This past Friday and Saturday, I was among several hundreds of women at the BlogHer conference. I’ve never been to the Dinah or on an Olivia cruise, but I can imagine it’s sort of like that but with way more Mommy Bloggers.
Several lesbian bloggers were in attendance so I’d like to give them a little plug right here, before I give you the goods on what keynote speaker, Ilene Chaiken, had to say about new media and the future of The L Word (yes, it apparently has one). Check out Recovering Straight Girl, Deb on the Rocks, Queerosphere, GayMo, LesbianDad, Liza Was Here, Stacy Jill Jacobs, The Diversity Projekt and Sex in the Windy City.
That’s a lot of queer, right? There were others, too, but it’s hard to remember everyone. If you were there, or even if you have your own lesbian blog, feel free to let us know in the comments.
As I Tweeted on Saturday morning, I was watching Ilene Chaiken speak with BlogHer founder Lisa Stone, The Daily Beast‘s Tina Brown and Donna Byrd of TheRoot.com. As I’m sure most of you know, Chaiken’s venture into online media hasn’t been too successful thus far, as OurChart.com closed down within a year of its launch. The other two women on the panel are part of widely-respected sites, so I was very curious as to what Ilene would have to offer to the conversation.
Ilene’s comments were very much about her work with The L Word, and how she was able to get Showtime to take on a show about lesbians. When asked about getting sponsorships and making money for the show from corporations, she said she had made “some placement deals like an investment in capital” for the show, and that Subaru was the only brand that was willing to be part of the show first, when they needed a brand to get behind Dana’s corporate sponsorship as a tennis player.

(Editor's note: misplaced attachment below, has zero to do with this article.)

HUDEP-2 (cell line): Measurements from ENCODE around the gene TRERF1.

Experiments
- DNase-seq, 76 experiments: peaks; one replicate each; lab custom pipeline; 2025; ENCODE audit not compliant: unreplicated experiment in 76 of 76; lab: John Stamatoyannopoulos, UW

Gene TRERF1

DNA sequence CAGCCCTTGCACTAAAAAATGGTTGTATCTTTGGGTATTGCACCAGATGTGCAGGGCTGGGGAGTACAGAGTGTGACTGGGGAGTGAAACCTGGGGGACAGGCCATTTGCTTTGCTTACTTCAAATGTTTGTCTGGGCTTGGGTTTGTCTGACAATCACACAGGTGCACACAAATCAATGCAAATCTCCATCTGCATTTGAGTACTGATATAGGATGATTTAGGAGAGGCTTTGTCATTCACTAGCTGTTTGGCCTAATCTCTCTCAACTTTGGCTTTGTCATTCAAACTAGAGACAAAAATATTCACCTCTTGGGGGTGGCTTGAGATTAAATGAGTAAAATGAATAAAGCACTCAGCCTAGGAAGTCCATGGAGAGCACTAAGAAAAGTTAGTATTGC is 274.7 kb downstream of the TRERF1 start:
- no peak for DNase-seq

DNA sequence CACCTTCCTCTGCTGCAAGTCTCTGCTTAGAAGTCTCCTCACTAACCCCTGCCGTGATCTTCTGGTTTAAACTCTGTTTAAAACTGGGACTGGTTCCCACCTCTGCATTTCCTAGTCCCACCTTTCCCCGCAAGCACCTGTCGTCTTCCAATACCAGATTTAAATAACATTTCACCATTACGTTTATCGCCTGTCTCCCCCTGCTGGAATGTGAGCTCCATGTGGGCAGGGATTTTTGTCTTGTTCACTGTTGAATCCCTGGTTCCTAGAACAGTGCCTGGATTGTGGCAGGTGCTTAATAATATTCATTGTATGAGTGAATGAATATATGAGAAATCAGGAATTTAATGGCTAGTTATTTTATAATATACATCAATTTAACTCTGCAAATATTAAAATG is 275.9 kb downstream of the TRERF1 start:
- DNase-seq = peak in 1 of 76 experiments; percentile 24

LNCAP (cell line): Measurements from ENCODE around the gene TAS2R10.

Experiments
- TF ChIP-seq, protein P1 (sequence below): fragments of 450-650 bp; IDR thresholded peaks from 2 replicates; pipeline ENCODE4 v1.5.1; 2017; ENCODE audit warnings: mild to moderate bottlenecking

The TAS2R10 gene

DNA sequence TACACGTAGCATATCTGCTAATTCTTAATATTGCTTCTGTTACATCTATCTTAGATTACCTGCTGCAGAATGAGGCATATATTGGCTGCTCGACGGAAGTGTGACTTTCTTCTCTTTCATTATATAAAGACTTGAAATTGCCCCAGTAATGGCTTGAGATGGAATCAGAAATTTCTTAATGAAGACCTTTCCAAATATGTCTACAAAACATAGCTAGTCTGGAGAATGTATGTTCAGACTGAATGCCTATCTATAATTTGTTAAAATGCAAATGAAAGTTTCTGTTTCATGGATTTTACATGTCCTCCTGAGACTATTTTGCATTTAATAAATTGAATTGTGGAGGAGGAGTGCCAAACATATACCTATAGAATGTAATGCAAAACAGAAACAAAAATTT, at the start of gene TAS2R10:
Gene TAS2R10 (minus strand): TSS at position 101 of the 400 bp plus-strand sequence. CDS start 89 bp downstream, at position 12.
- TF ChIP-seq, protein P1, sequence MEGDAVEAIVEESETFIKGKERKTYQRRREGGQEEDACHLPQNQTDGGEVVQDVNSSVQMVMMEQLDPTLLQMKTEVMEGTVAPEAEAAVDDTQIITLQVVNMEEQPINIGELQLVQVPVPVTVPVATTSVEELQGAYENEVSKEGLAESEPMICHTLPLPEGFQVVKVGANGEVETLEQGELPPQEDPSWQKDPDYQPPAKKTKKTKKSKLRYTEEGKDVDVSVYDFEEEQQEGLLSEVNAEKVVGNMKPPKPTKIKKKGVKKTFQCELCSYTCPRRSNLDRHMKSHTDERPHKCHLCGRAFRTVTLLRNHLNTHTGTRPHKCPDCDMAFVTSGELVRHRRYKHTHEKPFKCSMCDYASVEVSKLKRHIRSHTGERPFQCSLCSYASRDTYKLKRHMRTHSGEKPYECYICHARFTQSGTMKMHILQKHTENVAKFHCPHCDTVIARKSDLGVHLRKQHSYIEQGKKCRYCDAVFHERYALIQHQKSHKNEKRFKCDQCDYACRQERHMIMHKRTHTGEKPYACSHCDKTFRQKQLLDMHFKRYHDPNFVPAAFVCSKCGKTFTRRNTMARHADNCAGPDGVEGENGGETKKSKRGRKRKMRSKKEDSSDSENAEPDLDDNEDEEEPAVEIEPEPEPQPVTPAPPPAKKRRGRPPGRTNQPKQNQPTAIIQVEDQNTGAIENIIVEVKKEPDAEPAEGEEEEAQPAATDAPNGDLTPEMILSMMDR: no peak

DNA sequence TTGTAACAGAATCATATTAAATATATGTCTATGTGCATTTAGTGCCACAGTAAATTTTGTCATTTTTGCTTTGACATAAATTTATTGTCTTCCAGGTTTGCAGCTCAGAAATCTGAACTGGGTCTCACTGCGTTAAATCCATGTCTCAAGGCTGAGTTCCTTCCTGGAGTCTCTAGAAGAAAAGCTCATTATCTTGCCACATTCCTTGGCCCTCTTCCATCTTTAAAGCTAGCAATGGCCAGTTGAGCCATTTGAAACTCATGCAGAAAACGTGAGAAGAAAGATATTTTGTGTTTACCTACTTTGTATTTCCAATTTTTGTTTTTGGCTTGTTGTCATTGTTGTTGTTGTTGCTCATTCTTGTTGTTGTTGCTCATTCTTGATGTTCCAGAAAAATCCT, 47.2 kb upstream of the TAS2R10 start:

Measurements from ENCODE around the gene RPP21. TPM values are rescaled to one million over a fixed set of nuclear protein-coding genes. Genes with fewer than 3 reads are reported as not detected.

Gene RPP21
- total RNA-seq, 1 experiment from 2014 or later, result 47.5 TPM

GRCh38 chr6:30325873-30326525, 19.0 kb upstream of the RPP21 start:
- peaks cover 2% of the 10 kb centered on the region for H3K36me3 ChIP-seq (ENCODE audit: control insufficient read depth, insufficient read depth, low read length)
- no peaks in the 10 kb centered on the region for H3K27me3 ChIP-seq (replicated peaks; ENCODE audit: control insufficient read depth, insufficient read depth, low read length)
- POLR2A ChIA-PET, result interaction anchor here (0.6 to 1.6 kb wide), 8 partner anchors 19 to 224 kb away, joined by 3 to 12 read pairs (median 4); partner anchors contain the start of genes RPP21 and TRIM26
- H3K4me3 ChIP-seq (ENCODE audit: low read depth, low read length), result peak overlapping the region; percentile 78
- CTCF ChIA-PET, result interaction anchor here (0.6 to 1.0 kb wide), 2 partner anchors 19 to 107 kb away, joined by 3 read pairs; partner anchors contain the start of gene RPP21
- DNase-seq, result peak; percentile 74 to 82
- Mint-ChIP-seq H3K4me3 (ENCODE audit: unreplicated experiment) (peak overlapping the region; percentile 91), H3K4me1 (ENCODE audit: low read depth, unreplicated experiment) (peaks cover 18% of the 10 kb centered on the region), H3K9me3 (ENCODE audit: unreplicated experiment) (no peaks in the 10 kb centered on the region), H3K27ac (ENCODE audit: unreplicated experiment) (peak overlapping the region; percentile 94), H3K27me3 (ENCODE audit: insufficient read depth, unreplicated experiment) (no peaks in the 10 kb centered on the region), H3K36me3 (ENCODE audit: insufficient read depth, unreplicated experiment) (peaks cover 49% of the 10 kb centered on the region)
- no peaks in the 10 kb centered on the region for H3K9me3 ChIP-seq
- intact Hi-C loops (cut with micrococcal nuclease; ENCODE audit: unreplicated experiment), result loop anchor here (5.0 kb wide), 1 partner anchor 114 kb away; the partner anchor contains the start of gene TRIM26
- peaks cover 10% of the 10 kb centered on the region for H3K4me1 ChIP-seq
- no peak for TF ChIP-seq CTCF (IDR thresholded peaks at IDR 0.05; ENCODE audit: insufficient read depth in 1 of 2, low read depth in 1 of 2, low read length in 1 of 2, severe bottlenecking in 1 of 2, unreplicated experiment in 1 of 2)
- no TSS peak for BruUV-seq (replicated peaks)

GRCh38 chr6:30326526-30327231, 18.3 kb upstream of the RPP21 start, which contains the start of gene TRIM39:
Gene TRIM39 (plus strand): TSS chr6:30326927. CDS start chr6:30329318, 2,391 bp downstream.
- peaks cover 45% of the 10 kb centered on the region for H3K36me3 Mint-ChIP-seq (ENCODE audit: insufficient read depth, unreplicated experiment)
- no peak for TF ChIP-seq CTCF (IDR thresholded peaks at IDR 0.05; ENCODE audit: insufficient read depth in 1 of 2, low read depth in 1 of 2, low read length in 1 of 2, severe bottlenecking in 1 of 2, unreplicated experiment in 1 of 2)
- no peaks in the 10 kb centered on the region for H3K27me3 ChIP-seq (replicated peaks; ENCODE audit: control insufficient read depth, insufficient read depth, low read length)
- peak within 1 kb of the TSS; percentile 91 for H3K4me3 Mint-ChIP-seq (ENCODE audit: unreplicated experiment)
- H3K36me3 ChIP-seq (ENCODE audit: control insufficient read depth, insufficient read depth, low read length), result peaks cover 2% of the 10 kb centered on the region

“It is controversial and the audience wants it done artfully,” Ilene said of ad placements. “It is challenging and as we move online, it is becoming the driver.”
Although alluding to having many projects in the works (some online, some still on TV and film, some not “directly dealing with LGBT characters”), Ilene did not give many specifics on what we can expect from her next. However, she was posed the question, “Who killed Jenny?”
Ilene responded that she is in the scripting process of The L Word movie and that issue “will be addressed” in the film.
With many cheers and questions from the audience members directed toward Ilene or about reaching niche audiences like the lesbian community, it was clear that the BlogHer attendees appreciated having someone like Ilene on the panel. Although Brown and Byrd had more to offer in terms of web content and handling daily topics and stat information, an overwhelming theme at this year’s conference was capitalizing on marketing and money, which is where Ilene’s expertise could come in.
Perhaps the most other exciting note from Ilene on The L Word was on the question of how much sex is too much sex to drive readers to sites or viewers to your television show. Her response:
The reason for the L Word was sex. Sexuality.
It’s an interesting idea, to think that the reason for the show would be so sexual. It’s certainly debatable, but something I assume advertisers and marketers and corporate sponsors would either want to capitalize on or fear. And as far as I can tell from Ilene’s comments on looking for partnerships with companies in the future, she’s looking to capitalize on the sex and sexuality while “getting our stories out there.”
After initially admitting that she wanted to be the one dictating where her characters would go with The L Word, she realized viewers wanted to see their own stories told, and that became more important than having one person holding all of the power. She followed it up with the statement that you can’t please everyone, and isn’t that the truth?
What do you think about the plans for an L Word movie? Do you think the whole cast will be on board, and will it be something we’d see in theaters or more likely to air as a special on Showtime?